Say a command: The future of data is the spoken word, judging from Google and Autonomy

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According to the Hollywood version of the future, we will eventually interact with computers just by speaking to them. We’ve come a way from humble beginnings in voice recognition, when cinema information lines kept messing up Brighton and Birmingham, and now enjoy more sophisticated voice services.

But we are still far away from making robot friends. The next step towards the man-machine interactive future may well be that everything we say can be transcribed in an instant so we can search through it later. Or at least this seems to be the idea as far as Google’s concerned. The technology is here already for search through tricky non-structured data such as voice and video, meaning it may not even be necessary to transcribe our conversations for them to be searchable.

From data to sound
Google has made it clear it wants to be part of the mobile revolution, but with search technology being its bread and butter it makes sense to try and combine voice and search. Google Voice, the inter-computer calling software, is already here, and Google is making brisk progress with its online text translation application. Google offers automatic captioning of YouTube videos, done on the spot by machines, and the group has just launched a mobile app which will translate oral language – meaning the company has the technology to make sense of the murky science of spoken words.

So what’s the hold up on the Star Trek future, where we interact with our computers by speaking to them?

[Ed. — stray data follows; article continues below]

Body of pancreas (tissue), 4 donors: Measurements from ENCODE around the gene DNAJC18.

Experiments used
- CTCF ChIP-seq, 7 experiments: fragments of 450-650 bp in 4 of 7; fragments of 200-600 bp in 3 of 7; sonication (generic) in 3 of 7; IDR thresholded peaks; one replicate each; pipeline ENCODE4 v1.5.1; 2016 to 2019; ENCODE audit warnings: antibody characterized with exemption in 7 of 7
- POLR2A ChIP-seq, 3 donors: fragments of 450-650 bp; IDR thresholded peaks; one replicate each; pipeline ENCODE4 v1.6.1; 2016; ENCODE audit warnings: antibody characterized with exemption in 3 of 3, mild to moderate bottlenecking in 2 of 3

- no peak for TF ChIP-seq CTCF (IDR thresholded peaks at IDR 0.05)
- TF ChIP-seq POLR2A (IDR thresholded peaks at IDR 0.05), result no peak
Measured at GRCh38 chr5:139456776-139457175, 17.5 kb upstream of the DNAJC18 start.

“Speech technology requires an enormous amount of data to feed our statistical models and lots of computing power to train our systems,” Mike Cohen, Google Speech Technology manager, wrote on the Google Blog. It’s about processing power, and ultimately money.

But Cohen is optimistic: “We envision a comprehensive interface for voice and text communication that defies all barriers of modality and language and makes information truly universally accessible.”

Master plan
While Google is pottering away at the big picture, there are other software companies already selling the technology that understands the meaning of raw audio and video data. Cambridge-based Autonomy is one of the biggest technology companies in the UK, doing brisk trade by providing software to businesses required by law to keep track of all their data to make it harder for anyone to conduct fraud.

The same technology can be used for other things as well, as proven by technology minnow Blinkx. The company uses Autonomy’s software to analyse things like online videos, and makes its money by pairing this with related ads. Because the software properly understands the videos shown, the ads can be closely tailored to become relevant to the viewer. Blinkx has a number of balls in the air in terms of collaborations with other companies, such as newspaper websites and TV-on-demand providers, so chances are we will be hearing more from Blinkx.

Takeover targets?
Because of its unique position and success record to date, Blinkx is frequently cited as a takeover target. Google has been mentioned as a possible buyer. While Autonomy remains the world’s undisputed leader in web content management (WCM) software, it is still smaller than the US tech giants and rumours keep circling here too. Some of these, notably Microsoft and Oracle, may be eyeing up the Cambridge nugget for a potential takeover.

Having cited a desire to remain independent, Autonomy will likely resist any such attention. It may even try and build its own empire – after all it has the best voice analysis technology on the market. The company is widely expected to go shopping this year, as it has yet to spend the £500 million it secured through a convertible bond fundraising last year. Analysts expect Autonomy to be looking for further deals in either the WCM or business intelligence space.

Autonomy has added interesting elements through takeovers in the past, specifically it added social media intelligence buy buying a company called Intervowen. At the time, others in the sector had very little to offer in terms of understanding the brave new world of user-generated content. So it’s not beyond the realms of imagination that more ground-breaking deals are on the cards, and Cambridge will strike again.

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